IntelliJ 4.0 very slow to repase JARs

I have done the following test:
1. Open IntelliJ
2. Open a project
3. Recopy all library jar files
4. Click the IntelliJ window

Result: the JARs were reparsed (recached).

There is a huge speed difference between 3.0.5 and 4.0 (1167).

On 3.0.5 it took 12 seconds.
On 4.0 it took 90 seconds.
On 1180 it took 70 seconds but the project initialization was 7 minutes, a
lot longer than 1167.

Has anyone else done tests such as this?

JetBrains: Are you aware of this, and if not, I'd be happy to run any tests
you want to solve this issue.

Amnon


4 comments
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Yes, everyone has done that, including the JetBrains folks. IDEA 4.0 collects lots more information from jar files that it did on 3.0 -- the result is that it takes more time to parse these files, but then code completion is way faster.

Now, jar parsing is done only once for each jar (unless it changes), and code completion is done all the time. For me, this change was worth it :)

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I guess that our environment causes it to be done much more than other
environments, as we have a script that gathers all the necessary jars for
compilation and running, and thus the local jar files get a new modified
time even if they really didn't change, as they are just stomped with the
same file.

Thanks for that info, I'm trying to get JetBrains to add some refinement to
how they detect that a jar file changed as a setting (e.g. by a checksum,
for example) to avoid the redundant parsing in a case that the same file is
just copied on the old file.

Amnon

"Marcus Brito" <pazu@animegaiden.com.br> wrote in message
news:5769717.1081547361074.JavaMail.itn@is.intellij.net...

Yes, everyone has done that, including the JetBrains folks. IDEA 4.0

collects lots more information from jar files that it did on 3.0 -- the
result is that it takes more time to parse these files, but then code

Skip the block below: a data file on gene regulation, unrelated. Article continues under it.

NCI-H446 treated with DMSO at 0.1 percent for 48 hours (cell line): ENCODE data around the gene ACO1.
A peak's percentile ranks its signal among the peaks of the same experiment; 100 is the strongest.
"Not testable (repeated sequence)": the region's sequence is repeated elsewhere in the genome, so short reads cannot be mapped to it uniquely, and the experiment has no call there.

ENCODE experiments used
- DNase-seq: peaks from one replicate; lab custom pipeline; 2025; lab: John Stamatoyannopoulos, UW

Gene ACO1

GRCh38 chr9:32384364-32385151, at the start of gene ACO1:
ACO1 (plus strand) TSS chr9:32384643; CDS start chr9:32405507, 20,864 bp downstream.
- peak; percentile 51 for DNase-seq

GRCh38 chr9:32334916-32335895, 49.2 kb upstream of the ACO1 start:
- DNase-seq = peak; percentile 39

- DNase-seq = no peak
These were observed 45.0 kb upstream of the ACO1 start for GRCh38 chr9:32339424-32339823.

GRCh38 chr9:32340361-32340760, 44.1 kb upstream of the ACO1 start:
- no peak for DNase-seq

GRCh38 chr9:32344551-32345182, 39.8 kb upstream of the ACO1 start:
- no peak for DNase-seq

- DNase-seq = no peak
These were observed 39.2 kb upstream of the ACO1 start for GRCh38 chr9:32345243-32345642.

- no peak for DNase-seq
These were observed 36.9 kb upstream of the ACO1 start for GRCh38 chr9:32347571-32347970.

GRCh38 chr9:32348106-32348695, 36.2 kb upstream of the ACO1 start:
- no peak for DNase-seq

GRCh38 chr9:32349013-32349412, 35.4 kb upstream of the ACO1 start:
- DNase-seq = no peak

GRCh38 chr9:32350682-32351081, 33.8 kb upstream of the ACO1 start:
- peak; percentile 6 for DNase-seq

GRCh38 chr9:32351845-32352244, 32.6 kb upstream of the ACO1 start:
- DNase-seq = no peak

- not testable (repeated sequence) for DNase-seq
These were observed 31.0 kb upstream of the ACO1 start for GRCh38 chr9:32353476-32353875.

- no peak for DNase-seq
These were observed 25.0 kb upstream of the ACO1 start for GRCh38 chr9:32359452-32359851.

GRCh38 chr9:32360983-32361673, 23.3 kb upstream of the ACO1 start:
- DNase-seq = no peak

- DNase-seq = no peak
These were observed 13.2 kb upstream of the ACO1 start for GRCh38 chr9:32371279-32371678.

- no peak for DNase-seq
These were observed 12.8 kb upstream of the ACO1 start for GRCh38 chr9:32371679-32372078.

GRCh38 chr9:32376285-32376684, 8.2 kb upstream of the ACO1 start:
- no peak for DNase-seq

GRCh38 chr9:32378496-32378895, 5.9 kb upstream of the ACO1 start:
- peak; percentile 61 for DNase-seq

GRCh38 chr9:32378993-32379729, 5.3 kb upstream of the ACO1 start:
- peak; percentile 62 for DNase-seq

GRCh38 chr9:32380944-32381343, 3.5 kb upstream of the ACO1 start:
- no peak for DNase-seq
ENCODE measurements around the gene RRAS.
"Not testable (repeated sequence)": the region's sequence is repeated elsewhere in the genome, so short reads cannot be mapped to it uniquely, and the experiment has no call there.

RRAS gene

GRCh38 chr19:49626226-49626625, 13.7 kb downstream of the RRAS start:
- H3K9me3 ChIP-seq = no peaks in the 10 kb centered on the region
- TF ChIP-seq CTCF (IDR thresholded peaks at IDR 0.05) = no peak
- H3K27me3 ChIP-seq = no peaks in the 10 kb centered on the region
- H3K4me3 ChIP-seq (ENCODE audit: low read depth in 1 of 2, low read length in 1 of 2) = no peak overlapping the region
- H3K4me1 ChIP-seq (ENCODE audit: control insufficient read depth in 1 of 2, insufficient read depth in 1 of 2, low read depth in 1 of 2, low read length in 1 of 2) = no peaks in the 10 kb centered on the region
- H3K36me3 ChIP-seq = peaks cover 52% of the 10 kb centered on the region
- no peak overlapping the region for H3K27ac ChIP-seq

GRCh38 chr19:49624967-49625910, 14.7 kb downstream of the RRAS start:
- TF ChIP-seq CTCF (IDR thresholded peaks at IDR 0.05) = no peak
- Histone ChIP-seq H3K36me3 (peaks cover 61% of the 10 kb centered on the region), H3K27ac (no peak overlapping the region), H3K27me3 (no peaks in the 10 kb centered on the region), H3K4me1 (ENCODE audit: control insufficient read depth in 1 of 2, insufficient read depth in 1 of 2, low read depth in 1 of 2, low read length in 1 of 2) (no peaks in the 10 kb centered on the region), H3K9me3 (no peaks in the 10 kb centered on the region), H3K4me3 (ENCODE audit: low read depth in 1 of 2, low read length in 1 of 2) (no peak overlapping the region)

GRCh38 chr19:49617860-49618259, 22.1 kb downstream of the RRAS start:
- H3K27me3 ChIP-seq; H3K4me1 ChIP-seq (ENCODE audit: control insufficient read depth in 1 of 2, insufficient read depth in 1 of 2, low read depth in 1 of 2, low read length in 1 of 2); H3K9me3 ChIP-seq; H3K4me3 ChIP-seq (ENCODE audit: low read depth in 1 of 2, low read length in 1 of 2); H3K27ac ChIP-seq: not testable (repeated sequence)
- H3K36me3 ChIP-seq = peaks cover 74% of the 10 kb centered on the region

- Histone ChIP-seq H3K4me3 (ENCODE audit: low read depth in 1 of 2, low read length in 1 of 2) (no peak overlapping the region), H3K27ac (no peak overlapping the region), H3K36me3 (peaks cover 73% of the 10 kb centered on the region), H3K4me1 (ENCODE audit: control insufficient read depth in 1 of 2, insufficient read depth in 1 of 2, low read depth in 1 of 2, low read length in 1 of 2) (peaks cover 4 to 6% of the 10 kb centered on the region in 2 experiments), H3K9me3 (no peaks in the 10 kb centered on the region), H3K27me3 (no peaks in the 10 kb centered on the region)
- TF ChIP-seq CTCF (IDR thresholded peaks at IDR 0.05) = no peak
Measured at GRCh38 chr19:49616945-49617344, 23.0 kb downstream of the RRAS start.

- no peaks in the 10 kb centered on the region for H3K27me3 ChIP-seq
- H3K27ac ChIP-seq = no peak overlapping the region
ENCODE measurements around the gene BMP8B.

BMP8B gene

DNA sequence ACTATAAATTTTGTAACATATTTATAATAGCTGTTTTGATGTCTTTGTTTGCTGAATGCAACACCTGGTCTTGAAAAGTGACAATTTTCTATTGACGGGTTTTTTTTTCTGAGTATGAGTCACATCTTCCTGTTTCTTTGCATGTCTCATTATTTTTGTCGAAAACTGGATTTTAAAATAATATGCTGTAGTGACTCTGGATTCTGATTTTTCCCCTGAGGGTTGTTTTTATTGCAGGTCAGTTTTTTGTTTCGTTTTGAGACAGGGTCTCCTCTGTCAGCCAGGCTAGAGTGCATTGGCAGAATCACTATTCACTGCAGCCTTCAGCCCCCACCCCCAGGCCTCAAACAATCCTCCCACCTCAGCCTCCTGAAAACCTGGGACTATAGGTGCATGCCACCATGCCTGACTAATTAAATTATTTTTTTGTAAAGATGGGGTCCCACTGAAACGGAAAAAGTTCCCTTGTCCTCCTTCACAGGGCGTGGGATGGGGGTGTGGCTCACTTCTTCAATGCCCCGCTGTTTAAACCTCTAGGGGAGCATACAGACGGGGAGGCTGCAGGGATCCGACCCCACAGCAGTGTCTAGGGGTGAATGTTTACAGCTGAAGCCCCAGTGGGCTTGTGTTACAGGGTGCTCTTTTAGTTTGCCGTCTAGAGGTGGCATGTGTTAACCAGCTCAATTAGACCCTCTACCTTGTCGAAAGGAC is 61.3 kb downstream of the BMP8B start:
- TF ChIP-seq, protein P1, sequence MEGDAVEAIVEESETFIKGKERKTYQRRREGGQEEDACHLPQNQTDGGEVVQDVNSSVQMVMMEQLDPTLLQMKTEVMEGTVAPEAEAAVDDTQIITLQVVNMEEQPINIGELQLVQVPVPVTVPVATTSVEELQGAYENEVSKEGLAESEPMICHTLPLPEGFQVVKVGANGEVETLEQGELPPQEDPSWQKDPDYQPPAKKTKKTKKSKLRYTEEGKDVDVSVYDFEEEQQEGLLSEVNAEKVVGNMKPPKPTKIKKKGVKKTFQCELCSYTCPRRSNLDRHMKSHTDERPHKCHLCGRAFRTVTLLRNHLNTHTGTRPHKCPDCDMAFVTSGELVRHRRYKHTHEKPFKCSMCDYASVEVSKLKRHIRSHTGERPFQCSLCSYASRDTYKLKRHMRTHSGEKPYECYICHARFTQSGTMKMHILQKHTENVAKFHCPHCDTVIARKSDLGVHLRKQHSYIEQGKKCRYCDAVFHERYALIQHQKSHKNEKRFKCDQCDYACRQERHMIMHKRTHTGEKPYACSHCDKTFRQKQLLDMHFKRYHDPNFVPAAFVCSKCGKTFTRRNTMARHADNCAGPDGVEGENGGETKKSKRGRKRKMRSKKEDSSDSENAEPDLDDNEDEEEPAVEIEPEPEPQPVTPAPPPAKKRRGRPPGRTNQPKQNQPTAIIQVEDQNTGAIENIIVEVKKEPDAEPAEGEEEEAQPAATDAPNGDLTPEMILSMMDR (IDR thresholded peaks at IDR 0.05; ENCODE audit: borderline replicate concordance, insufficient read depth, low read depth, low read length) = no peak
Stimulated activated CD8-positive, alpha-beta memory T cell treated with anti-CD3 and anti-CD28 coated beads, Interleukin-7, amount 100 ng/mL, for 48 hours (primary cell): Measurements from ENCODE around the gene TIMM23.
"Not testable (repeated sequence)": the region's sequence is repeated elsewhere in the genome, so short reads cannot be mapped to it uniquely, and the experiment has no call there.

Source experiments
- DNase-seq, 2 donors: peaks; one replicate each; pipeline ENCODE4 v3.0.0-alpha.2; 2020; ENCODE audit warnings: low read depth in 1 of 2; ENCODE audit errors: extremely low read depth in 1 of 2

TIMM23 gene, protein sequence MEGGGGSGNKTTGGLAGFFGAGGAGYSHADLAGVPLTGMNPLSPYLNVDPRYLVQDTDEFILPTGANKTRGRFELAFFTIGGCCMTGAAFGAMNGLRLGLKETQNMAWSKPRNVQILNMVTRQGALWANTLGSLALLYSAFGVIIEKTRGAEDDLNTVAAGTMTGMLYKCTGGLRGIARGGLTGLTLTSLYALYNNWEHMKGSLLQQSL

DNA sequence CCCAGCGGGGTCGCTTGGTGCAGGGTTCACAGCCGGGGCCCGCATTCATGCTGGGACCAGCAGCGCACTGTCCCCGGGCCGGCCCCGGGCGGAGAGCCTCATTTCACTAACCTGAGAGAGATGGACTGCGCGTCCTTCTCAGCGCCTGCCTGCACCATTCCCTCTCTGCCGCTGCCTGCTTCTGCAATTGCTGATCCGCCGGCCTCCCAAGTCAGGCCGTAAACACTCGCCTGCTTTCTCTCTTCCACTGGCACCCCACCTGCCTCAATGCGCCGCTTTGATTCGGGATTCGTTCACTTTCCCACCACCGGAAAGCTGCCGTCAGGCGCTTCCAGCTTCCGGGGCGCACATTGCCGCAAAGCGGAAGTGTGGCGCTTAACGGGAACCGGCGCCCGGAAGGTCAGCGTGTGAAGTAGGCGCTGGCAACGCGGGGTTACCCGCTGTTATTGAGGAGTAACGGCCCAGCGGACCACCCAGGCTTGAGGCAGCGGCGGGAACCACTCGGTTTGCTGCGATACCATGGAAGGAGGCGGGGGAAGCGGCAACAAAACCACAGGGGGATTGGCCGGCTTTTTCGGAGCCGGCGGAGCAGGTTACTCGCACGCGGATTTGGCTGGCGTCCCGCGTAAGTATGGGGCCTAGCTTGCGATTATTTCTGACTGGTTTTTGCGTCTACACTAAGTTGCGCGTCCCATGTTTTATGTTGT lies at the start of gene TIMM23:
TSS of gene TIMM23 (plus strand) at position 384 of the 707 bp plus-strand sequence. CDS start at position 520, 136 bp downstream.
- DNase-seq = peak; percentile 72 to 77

completion is way faster.
>

Now, jar parsing is done only once for each jar (unless it changes), and

code completion is done all the time. For me, this change was worth it :)


0
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If you distribute your JARs using and set it to preserve file dates on copy
so it will not stamp them with date of copy every time. It shoudl solve your
problem

"Amnon I. Govrin" <agovrin@freshwater.com> wrote in message
news:c57a8b$v09$1@is.intellij.net...

I guess that our environment causes it to be done much more than other
environments, as we have a script that gathers all the necessary jars for
compilation and running, and thus the local jar files get a new modified
time even if they really didn't change, as they are just stomped with the
same file.

>

Thanks for that info, I'm trying to get JetBrains to add some refinement

to

how they detect that a jar file changed as a setting (e.g. by a checksum,
for example) to avoid the redundant parsing in a case that the same file

is

just copied on the old file.

>

Amnon

>

"Marcus Brito" <pazu@animegaiden.com.br> wrote in message
news:5769717.1081547361074.JavaMail.itn@is.intellij.net...

Yes, everyone has done that, including the JetBrains folks. IDEA 4.0

collects lots more information from jar files that it did on 3.0 -- the
result is that it takes more time to parse these files, but then code
completion is way faster.
>

Now, jar parsing is done only once for each jar (unless it changes), and

code completion is done all the time. For me, this change was worth it :)

>
>


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Comment actions Permalink

Problem is, calculating the checksum would take some time too. Not a long time for really small jars, but definetely noticeable for larger ones. I think a better solution is for you is modify your script so you don't copy over jars that hadn't changed (or at least adjust it to keep the original modification time).

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